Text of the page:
Whether it's a trend or not, many teenagers and younger kids are choosing to become vegans or vegetarians, for some it could be one of their most liked celebrities has recently announced they are vegan, but for most, it's mainly for the compassion of animals. And when your child makes such a decision parents naturally become worried that their child now will longer get all the nutrients they need for a growing child. Also, it does definitely involve more work on the parent responsible for preparing/cooking the meals with other members of the family who aren't vegan. There definitely is going to be some adjustments made.
Every parent wants the best for their child and making sure they are healthy and thriving is definitely on the top list.
First, let me assure you that Vegan/vegetarian diets can be perfectly safe and healthy for kids. In fact, the Academy of Nutrition and Dietetics says that vegan (and vegetarian) diets are appropriate for all stages of life—as long as they're well-planned
I understand this can be overwhelming but don't worry, as a parent myself of 3 teenagers (1 vegan and 2 vegetarians) I’m here to support you along this journey.
Important things you need to first plan for are protein, calories, and some essential vitamins
Calories: Plant-based foods tend to have fewer calories than animal-based ones. This is not a bad thing, given the current obesity in the world, the WHO (World Health Organisation) confirms that 38 million children under the age of 5 were overweight or obese in 2019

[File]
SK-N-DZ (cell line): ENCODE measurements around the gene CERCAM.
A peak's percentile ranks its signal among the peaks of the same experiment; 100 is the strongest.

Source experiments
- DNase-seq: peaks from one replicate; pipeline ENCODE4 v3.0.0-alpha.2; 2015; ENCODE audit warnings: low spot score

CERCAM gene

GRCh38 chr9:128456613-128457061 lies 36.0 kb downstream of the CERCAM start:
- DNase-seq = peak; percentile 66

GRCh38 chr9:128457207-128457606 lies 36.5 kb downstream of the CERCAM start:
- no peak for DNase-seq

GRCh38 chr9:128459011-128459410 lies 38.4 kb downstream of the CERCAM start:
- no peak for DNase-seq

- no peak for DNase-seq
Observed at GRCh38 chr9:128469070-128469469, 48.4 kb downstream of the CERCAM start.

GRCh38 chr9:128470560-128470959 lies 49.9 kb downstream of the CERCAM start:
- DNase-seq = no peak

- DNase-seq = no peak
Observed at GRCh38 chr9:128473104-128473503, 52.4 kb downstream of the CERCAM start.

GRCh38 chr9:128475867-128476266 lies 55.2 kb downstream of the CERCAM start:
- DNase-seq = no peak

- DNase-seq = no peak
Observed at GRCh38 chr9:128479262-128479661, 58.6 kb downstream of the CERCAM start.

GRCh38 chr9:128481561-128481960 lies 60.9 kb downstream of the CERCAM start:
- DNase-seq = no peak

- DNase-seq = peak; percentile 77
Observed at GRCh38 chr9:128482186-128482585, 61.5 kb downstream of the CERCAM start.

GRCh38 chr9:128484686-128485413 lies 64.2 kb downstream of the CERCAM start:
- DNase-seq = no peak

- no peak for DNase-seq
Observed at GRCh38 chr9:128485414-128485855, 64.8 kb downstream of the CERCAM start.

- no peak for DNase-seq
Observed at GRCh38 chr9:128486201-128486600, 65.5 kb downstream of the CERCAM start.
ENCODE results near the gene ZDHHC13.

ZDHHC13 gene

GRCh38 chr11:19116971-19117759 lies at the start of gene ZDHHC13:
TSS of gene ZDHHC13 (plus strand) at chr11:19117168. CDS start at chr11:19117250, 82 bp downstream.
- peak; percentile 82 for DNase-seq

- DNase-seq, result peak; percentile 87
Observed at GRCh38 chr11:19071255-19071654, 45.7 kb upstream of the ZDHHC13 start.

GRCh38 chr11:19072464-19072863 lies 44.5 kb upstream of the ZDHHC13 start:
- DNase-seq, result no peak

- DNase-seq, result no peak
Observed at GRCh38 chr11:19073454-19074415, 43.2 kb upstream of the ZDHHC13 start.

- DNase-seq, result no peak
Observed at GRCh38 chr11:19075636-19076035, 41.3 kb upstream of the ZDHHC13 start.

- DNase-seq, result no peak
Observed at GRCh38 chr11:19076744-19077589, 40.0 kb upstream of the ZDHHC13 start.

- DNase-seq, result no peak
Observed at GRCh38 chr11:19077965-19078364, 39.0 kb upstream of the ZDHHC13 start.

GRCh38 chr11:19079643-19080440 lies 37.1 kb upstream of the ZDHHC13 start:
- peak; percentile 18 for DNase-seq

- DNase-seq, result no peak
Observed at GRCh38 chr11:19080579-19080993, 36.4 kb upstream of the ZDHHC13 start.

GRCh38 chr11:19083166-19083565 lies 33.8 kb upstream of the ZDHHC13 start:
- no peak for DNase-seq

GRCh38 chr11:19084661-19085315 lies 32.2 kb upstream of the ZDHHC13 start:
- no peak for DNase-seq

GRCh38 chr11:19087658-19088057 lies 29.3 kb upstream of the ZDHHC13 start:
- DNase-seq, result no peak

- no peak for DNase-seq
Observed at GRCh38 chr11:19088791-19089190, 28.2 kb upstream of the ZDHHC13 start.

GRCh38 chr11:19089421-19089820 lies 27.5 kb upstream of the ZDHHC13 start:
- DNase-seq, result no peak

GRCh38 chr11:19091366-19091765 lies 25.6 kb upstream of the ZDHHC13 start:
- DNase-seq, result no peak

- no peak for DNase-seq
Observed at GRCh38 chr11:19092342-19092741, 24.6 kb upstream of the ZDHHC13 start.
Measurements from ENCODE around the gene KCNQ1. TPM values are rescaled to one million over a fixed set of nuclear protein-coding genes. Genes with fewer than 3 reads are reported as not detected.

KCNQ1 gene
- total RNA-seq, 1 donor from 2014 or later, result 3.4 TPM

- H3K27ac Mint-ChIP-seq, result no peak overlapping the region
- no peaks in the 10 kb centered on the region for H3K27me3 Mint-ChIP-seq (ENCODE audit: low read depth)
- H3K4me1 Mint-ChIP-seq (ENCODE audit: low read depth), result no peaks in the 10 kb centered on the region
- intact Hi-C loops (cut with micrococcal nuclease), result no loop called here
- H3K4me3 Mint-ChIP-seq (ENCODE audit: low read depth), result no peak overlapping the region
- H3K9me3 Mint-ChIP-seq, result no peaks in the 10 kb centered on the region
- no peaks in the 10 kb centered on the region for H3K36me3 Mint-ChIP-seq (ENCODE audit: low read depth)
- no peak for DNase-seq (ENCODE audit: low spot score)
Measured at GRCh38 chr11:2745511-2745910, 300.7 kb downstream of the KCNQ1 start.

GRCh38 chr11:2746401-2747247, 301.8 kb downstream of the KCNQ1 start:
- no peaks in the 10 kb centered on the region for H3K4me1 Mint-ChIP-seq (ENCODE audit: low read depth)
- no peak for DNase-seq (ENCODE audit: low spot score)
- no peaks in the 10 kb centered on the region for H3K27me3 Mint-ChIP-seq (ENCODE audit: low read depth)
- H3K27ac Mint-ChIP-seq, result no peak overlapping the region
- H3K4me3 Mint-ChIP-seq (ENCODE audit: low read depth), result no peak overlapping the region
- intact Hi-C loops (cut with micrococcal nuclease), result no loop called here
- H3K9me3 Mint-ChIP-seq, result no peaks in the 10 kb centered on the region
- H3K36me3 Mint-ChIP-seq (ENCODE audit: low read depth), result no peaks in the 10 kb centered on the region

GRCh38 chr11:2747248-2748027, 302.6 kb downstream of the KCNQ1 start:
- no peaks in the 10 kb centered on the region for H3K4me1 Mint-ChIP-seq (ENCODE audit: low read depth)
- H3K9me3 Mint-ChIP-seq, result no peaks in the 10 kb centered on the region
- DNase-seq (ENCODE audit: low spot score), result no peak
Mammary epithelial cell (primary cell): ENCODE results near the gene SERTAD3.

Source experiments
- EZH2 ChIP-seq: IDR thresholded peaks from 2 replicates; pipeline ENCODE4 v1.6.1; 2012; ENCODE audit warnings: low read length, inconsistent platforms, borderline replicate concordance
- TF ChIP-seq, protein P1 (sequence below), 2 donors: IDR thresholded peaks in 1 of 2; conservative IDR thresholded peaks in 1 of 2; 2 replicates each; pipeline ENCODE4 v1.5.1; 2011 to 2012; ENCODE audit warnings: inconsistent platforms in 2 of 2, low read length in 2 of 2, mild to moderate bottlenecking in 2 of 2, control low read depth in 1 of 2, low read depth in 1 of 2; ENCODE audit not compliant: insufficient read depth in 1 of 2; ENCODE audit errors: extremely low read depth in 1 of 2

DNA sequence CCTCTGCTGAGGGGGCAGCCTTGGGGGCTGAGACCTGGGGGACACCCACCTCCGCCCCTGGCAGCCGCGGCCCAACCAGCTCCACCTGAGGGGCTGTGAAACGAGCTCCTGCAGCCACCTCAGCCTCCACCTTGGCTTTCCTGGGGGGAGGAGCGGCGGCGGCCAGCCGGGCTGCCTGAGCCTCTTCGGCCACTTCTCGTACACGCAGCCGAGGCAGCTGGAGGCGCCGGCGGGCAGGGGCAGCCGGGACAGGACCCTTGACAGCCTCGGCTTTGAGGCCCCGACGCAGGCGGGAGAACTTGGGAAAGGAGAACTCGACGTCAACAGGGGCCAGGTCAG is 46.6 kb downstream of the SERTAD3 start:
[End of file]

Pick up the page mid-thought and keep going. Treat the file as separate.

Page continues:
However, it is important to be sure that children and teens get enough calories to grow and support daily activity. The amount of calories a child needs depends on their age, size, and activity level.
Nuts, nut butter, and soy products can help add calories, as can granola and other whole-grain products.
Protein: Protein is important, not just for building muscle but for all sorts of body functions. The protein they need is similar to calories, depending on their age and size. The RDA (Recommended Daily Allowance) is 0.8 g/kg/day however some studies have shown that a slight increase may show more health benefits, therefore the WHO have set a safe protein recommendation of 0.83 g/kg/day. For those who are athletic can go slightly higher.
Nuts, legumes (including peanuts), soy products, and whole grains are good sources of protein.
Vitamin B12: This is a very important Vitamin your growing child needs. It is a nutrient that helps keep the body's nerve and blood cells healthy and helps make DNA, the genetic material in all cells. Vitamin B12 also helps prevents anemia
The only reliable vegan sources of B12 are foods fortified with B12 (including some plant milk, nutritional yeast, some soy products, and some breakfast cereals) and B12 supplements. B12 does not originate from animal products also, whether it exists in fortified foods, supplements, or meat it all comes from microorganisms.
Your child should have a daily B12 supplement. Please discuss this with your family doctor to prescribe the appropriate one for your child.